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A Small Tax Change Is a Boon for Permanent Life Insurance

A note from The High Ground Team:


Why would the Government want to limit how much can be contributed to a life insurance policy. After all…life insurance is a bad investment..right?

Here’s a quick reminder; life insurance equity grows without taxation, the proceeds are tax free and if planned correctly, that equity can be distributed free of tax. Sound pretty good? Since 1984, that’s why they limited it. Before ’84, corporations and high net worth individuals were adding so much money to policies that the service began to question the purpose..was this an insurance purchase or an investment?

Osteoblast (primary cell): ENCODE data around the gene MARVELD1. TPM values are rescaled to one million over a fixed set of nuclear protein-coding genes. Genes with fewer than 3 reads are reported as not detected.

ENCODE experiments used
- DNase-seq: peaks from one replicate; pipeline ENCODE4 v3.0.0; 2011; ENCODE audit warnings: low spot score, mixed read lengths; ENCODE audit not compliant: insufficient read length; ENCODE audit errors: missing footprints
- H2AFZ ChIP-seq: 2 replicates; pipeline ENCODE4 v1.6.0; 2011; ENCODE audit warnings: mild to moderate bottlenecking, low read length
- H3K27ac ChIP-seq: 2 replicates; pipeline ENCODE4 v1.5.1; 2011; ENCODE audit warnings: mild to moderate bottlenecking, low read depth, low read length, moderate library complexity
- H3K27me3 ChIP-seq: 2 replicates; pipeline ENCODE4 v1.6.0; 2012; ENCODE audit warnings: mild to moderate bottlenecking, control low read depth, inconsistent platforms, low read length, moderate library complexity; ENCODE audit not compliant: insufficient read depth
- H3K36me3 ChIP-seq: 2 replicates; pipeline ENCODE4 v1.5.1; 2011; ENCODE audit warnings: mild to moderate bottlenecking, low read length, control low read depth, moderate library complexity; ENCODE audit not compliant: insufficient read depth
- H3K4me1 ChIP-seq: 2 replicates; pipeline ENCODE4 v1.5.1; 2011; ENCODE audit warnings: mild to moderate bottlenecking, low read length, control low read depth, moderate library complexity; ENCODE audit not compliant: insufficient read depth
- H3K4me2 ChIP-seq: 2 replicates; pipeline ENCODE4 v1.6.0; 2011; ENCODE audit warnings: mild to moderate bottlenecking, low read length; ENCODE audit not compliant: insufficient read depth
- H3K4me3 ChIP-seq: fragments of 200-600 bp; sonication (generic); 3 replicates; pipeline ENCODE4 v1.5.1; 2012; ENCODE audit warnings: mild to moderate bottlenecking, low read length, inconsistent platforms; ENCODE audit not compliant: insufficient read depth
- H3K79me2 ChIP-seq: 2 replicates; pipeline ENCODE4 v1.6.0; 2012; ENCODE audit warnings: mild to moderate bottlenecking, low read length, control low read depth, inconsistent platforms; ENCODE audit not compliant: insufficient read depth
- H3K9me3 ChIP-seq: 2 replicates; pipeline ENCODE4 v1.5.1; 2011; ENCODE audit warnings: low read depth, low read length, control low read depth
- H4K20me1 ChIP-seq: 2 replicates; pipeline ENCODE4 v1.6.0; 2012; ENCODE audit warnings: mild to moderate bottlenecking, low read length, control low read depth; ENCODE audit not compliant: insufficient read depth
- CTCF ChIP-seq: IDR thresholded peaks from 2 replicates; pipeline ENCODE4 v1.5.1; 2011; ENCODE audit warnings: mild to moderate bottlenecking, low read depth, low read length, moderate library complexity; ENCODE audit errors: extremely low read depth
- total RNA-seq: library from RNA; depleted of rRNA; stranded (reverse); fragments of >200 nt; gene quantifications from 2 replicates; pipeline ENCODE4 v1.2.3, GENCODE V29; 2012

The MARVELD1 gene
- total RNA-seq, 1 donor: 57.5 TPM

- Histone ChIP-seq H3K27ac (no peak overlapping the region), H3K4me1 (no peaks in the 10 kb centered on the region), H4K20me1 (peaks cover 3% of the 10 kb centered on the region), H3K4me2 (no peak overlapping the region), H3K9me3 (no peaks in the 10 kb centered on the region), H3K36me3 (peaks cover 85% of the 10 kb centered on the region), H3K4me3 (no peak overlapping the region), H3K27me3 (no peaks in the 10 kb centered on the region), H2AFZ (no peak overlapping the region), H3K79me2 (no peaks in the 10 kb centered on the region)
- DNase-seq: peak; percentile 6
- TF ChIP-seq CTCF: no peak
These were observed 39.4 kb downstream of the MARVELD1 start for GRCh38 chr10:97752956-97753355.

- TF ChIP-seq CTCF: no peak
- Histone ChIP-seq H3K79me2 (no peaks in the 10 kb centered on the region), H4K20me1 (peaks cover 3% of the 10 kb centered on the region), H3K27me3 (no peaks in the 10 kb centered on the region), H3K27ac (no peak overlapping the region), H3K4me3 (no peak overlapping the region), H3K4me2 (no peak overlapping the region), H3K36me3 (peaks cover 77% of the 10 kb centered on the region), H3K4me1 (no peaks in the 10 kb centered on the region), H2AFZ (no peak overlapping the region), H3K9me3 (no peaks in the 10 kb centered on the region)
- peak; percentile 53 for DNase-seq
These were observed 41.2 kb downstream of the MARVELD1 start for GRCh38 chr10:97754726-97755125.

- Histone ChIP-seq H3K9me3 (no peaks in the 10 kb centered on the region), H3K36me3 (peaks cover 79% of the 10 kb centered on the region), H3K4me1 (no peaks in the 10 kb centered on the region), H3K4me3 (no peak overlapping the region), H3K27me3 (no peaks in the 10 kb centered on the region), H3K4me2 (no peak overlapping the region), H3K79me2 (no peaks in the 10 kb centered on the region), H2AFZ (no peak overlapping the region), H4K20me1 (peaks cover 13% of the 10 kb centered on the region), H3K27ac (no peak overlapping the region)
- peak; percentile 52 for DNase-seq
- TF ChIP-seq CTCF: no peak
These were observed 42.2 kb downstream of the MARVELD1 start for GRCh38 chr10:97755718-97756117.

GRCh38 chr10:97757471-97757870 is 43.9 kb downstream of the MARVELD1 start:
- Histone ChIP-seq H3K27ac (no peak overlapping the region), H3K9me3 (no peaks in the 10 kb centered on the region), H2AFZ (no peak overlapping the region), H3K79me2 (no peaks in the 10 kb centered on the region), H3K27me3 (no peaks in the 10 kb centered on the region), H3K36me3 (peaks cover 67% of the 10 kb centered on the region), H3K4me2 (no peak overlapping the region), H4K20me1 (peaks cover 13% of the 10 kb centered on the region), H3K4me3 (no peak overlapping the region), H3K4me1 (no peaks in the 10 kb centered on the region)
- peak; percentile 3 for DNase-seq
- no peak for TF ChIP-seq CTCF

Here's another reminder..nothing is free. Life insurance has a cost and the more of it you have, the more the cost. So, the Service created a formula based on certain financial and actuarial assumptions to create the limits. The bottom line was that for a given amount of contribution, the formula required a corresponding amount of insurance…and hence, the embedded cost of insurance.

Because of the low interest rate environment, the formula has changed and the amount of required insurance carrying the cost has now been decreased. Less insurance, lower cost, better return on investment.

It was already good but since the drag of insurance cost has now come down, it just got better.

Let us know if you’d like to have a conversation and learn more.



Originally published in WSJ

January 10, 2021

Author: Leslie Scism